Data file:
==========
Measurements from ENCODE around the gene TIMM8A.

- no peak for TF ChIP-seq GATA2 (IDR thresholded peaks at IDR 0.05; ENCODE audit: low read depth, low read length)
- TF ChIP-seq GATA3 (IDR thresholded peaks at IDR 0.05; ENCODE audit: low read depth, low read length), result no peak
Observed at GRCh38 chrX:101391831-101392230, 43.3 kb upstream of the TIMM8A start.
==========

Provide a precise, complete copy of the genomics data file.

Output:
Measurements from ENCODE around the gene TIMM8A.

- no peak for TF ChIP-seq GATA2 (IDR thresholded peaks at IDR 0.05; ENCODE audit: low read depth, low read length)
- TF ChIP-seq GATA3 (IDR thresholded peaks at IDR 0.05; ENCODE audit: low read depth, low read length), result no peak
Observed at GRCh38 chrX:101391831-101392230, 43.3 kb upstream of the TIMM8A start.